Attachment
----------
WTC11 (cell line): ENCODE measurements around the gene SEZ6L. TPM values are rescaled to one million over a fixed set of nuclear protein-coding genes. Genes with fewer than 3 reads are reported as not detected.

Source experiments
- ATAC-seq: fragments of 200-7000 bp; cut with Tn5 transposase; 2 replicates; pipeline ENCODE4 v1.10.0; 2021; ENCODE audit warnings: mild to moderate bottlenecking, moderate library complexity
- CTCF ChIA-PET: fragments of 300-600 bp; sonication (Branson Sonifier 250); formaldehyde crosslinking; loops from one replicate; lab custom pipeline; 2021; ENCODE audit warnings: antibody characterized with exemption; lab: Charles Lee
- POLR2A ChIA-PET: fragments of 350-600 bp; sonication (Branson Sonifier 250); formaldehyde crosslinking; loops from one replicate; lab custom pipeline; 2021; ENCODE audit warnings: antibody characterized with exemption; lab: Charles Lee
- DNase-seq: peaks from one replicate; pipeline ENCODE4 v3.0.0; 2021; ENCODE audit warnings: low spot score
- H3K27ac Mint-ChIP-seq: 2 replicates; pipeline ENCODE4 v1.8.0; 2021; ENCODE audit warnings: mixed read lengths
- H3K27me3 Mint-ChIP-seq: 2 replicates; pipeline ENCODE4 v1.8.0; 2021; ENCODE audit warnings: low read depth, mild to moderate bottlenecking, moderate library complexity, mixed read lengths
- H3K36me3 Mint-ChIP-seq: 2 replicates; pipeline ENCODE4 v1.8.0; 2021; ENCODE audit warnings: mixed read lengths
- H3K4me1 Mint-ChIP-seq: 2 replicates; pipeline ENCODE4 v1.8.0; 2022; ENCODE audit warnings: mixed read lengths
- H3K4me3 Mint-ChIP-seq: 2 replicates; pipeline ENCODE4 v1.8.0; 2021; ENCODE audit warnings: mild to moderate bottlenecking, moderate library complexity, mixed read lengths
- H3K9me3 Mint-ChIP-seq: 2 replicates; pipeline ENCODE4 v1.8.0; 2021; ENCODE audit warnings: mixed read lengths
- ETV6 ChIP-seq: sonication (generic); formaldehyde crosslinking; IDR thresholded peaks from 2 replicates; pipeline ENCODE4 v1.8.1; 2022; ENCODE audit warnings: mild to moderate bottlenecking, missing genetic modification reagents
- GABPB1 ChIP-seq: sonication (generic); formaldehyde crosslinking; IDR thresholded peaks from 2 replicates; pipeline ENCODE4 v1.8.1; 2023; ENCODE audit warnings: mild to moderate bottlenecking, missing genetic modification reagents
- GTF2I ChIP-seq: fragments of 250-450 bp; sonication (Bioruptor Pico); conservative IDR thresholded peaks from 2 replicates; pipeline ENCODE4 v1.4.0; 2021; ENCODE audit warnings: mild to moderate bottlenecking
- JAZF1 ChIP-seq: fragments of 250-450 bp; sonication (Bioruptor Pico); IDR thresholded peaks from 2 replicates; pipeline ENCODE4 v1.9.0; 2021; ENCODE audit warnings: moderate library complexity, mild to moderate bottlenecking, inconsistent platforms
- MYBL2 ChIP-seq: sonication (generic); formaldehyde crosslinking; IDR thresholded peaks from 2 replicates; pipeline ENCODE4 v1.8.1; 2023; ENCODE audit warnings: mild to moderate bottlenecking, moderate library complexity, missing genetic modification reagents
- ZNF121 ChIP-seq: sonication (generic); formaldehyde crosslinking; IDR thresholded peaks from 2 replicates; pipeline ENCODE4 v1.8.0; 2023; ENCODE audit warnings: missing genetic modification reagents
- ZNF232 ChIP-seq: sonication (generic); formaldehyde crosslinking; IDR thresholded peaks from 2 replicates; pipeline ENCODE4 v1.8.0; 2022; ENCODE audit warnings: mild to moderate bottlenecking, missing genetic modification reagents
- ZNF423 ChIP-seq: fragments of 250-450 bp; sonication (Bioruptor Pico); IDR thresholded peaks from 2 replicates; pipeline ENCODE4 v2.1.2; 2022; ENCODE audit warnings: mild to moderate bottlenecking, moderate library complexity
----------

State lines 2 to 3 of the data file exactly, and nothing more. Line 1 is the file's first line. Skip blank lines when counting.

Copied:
Source experiments
- ATAC-seq: fragments of 200-7000 bp; cut with Tn5 transposase; 2 replicates; pipeline ENCODE4 v1.10.0; 2021; ENCODE audit warnings: mild to moderate bottlenecking, moderate library complexity